The price of oil reached historic highs in March 2022 on the heels of geopolitical unrest between Russia—the world’s top exporter of oil and crude products—and Ukraine, breaching $126 USD per barrel at one point before dropping back. Historically, the Canadian dollar should have risen along with the barrel price, but this time around the loonie showed little to no impact—even as markets eyed Canadian oil and gas with more interest.
The lackluster response of the loonie to a surge in oil prices is a powerful statement for what has been described as a petrodollar. And, a strong indicator the era of oil and gas booms is over. For energy companies, paying down debt and delivering returns to shareholders continues to be the mantra of choice, particularly in light of volatile commodity prices.
Little interest in exploration and development
Market fundamentals of supply and demand have supported a welcome rise in energy prices over the past two years. But while oil prices and the loonie have gained strength since a low of $35 per barrel in early 2020, the trend has not seen a corresponding investment boost in the Canadian oilpatch.
Most producers have put the additional cash flow brought on by higher prices back into their company, to shareholders through dividend increases, or have been paying down debt. Capital expenditures have increased but not proportionate to the rise in crude oil prices. Companies have not increased budgets, bumped up drilling, or invested in land sales (which have been negligeable on lower demand, higher costs and transportation bottlenecks).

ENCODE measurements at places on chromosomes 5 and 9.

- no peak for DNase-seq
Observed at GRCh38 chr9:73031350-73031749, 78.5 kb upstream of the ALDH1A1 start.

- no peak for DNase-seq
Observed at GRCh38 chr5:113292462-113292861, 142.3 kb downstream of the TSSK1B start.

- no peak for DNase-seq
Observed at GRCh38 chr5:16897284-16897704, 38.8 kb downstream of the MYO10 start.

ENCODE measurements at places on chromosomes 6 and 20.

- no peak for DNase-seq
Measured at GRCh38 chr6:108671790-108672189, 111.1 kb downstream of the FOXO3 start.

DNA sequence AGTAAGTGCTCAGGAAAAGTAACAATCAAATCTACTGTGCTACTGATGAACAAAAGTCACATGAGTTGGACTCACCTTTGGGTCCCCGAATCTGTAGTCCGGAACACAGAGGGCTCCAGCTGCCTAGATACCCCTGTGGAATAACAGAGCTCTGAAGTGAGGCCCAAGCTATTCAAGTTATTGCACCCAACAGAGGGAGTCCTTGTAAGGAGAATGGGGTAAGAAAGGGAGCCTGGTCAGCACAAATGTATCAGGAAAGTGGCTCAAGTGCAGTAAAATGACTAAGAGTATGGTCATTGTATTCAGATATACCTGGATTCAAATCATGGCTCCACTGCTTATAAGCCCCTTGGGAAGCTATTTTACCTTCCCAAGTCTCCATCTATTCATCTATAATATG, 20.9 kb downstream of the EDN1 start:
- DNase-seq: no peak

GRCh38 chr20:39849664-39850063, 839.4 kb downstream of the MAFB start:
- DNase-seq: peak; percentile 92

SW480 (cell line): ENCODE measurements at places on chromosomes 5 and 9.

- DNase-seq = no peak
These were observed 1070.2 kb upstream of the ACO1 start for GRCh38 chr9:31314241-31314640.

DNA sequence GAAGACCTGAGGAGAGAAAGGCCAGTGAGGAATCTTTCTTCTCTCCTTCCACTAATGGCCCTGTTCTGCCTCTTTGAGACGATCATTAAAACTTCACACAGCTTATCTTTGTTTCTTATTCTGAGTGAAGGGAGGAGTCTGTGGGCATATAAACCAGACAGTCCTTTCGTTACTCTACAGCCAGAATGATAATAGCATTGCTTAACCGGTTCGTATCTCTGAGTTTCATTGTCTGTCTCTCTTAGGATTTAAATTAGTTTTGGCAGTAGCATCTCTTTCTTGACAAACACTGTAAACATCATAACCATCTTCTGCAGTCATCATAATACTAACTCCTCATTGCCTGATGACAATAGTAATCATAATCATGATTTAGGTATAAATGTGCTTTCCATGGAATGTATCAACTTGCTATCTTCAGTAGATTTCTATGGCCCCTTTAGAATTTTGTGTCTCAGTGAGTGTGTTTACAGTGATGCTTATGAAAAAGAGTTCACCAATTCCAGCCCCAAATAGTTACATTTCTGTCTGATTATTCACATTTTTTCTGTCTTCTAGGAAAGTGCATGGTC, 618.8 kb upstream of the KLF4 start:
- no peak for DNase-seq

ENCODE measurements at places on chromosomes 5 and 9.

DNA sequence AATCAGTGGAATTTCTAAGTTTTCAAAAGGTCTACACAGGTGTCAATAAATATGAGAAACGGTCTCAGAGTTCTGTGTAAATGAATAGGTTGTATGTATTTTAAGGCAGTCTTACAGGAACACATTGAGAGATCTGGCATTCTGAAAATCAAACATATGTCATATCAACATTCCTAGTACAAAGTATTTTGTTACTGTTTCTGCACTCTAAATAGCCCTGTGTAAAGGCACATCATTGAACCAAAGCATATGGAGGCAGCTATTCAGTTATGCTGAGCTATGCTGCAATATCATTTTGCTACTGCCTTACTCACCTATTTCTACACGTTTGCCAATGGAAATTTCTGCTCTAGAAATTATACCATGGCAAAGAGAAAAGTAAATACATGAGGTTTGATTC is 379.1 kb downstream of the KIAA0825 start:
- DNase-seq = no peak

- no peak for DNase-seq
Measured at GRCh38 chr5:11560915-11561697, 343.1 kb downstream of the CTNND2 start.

Technology also has played a strong role in dampening oil and gas activity in Canada. The number of rigs used to extract oil and gas has dropped significantly over the past decade, with one deeper, longer horizontal well producing more volume than several wells drilled with old technology.
And even though the rig count in Canada doubled in March 2022 from a year prior, to 217 rigs, numbers are still low. In western Canada, the uptick in service rig activity has been driven primarily by higher commodity prices, but also by $1.4 billion in grants and loans targeting oil and gas well site rehabilitation from 2020 to 2023.
What is brightening the horizon for the service industry in particular is technology; drilling and service rigs are being pulled in for geothermal exploration. Tapping into the heat of the earth’s core to create electricity is one driver, extracting lithium, a key component of electrical batteries, from the vast amounts of water produced with geothermal is another.
However, a poor investment climate is making it harder to get financing from banks or to raise new equity. At the same time, the Bank of Canada has started raising its interest rate after siting at historic lows for two years, with an eye on dampening inflation.
The tight financial market appears to be entrenched, making frugality an even more valuable trait for energy company executives and managers. Rising interest rates will see debt servicing costs increase at the same time, creating an environment where cleaning up balance sheets becomes even more important to sustaining operations. Stronger cash flow can also be used to buy back shares, bring back or increase dividends to keep or attract more investors—or tap into opportunities to sell the business.
David Hammermeister, CPA, CA, is a Partner with national accounting and business consulting firm MNP. For almost 30 years, David has delivered effective business solutions to clients in the oilfield services and agriculture sectors, helping them overcome challenges and seize opportunities. For more information, contact David at 306.637.2310 or at email@example.com